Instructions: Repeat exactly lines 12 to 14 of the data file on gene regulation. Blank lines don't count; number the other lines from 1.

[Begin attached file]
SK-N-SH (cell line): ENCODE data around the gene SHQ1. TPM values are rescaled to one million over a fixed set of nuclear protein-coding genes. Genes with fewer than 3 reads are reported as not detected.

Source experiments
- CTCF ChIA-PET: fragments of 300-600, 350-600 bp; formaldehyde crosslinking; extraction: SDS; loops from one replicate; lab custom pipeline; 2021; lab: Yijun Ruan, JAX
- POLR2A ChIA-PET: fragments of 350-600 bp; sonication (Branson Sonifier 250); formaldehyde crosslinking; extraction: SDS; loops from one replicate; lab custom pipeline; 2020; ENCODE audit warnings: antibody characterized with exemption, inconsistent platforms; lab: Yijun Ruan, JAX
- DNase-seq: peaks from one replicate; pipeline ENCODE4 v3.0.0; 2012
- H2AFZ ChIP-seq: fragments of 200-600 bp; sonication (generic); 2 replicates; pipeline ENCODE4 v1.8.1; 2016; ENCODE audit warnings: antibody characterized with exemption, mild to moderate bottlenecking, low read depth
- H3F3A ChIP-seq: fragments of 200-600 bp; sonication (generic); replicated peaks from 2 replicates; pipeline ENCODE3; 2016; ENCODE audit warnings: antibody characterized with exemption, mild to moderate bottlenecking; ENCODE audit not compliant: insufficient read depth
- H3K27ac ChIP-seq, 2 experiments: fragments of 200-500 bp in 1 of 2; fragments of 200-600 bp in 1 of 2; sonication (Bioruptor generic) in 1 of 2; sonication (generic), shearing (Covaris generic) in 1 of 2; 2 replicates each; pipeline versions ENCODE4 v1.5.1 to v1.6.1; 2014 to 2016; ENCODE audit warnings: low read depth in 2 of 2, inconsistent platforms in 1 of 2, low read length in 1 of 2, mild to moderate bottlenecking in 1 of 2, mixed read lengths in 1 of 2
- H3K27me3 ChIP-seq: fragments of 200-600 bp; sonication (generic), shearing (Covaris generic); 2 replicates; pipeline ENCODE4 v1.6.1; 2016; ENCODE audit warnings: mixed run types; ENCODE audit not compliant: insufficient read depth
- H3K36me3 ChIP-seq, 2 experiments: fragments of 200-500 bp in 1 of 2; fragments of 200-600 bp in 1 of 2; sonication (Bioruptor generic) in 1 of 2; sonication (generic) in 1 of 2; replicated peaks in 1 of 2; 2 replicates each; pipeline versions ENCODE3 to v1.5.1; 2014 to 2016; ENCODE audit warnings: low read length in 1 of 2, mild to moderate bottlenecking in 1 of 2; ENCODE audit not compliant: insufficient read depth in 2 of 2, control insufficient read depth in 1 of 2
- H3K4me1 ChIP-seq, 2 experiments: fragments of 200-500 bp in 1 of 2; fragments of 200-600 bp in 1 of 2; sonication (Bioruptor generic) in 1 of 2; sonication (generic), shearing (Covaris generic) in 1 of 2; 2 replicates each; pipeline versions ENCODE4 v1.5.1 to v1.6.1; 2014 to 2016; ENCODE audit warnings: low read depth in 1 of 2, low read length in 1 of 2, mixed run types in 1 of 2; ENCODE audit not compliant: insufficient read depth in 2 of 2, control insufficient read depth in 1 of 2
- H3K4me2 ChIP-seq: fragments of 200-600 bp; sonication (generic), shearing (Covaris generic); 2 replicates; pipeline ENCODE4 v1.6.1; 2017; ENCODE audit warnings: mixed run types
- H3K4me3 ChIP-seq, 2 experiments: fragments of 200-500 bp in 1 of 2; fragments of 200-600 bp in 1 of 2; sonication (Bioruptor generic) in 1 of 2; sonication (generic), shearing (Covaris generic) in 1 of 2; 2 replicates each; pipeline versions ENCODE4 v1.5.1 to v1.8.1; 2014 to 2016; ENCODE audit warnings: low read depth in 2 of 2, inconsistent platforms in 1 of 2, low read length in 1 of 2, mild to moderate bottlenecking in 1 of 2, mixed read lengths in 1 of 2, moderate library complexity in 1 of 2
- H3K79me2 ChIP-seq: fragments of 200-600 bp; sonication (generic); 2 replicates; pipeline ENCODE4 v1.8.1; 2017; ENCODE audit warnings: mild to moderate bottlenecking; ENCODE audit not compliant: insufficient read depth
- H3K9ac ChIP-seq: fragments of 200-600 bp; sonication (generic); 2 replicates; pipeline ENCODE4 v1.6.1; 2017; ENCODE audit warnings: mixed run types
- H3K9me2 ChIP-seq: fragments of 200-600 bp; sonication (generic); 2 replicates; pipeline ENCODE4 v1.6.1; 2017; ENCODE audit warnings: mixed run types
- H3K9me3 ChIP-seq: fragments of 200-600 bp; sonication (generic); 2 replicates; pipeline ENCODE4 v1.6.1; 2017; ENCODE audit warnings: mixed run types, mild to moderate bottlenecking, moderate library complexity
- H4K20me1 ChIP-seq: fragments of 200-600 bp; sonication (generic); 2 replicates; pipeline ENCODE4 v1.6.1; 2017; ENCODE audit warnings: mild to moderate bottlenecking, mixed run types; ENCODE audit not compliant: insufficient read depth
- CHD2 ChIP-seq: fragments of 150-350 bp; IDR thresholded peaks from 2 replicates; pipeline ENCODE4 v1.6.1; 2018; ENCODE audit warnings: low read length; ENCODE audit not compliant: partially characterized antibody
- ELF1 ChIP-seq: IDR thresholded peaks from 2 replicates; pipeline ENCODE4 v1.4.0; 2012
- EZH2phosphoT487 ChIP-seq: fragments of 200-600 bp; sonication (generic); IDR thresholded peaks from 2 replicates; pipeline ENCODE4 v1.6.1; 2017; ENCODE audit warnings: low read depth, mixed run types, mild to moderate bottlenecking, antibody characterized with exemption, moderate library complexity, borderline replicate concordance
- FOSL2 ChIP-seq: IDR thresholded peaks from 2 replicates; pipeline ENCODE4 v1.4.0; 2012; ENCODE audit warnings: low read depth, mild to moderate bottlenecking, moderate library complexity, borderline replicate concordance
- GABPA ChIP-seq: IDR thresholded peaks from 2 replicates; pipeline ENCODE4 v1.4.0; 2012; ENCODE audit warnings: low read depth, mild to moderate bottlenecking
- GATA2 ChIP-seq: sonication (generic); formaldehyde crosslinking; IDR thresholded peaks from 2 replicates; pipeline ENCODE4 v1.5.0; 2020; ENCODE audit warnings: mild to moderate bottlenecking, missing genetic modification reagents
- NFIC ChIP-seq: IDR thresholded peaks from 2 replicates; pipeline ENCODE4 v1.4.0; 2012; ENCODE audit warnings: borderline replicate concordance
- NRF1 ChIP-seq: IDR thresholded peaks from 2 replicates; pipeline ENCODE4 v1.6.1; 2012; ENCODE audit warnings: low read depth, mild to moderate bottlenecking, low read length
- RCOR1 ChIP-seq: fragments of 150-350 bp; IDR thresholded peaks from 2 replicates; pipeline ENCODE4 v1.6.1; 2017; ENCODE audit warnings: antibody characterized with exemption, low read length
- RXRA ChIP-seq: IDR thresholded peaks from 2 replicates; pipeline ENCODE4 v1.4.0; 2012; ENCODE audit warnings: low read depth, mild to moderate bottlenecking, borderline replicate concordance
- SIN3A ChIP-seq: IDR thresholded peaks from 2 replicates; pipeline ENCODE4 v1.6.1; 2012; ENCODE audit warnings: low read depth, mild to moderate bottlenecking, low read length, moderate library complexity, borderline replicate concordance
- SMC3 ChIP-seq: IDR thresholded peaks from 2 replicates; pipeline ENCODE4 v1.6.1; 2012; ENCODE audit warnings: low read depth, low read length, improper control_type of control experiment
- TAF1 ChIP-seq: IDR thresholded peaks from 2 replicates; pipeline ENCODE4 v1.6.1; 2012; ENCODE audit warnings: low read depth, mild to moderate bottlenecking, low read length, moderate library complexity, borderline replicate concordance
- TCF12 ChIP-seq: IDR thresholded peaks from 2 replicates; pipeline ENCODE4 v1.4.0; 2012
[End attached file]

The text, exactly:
- H3K4me2 ChIP-seq: fragments of 200-600 bp; sonication (generic), shearing (Covaris generic); 2 replicates; pipeline ENCODE4 v1.6.1; 2017; ENCODE audit warnings: mixed run types
- H3K4me3 ChIP-seq, 2 experiments: fragments of 200-500 bp in 1 of 2; fragments of 200-600 bp in 1 of 2; sonication (Bioruptor generic) in 1 of 2; sonication (generic), shearing (Covaris generic) in 1 of 2; 2 replicates each; pipeline versions ENCODE4 v1.5.1 to v1.8.1; 2014 to 2016; ENCODE audit warnings: low read depth in 2 of 2, inconsistent platforms in 1 of 2, low read length in 1 of 2, mild to moderate bottlenecking in 1 of 2, mixed read lengths in 1 of 2, moderate library complexity in 1 of 2
- H3K79me2 ChIP-seq: fragments of 200-600 bp; sonication (generic); 2 replicates; pipeline ENCODE4 v1.8.1; 2017; ENCODE audit warnings: mild to moderate bottlenecking; ENCODE audit not compliant: insufficient read depth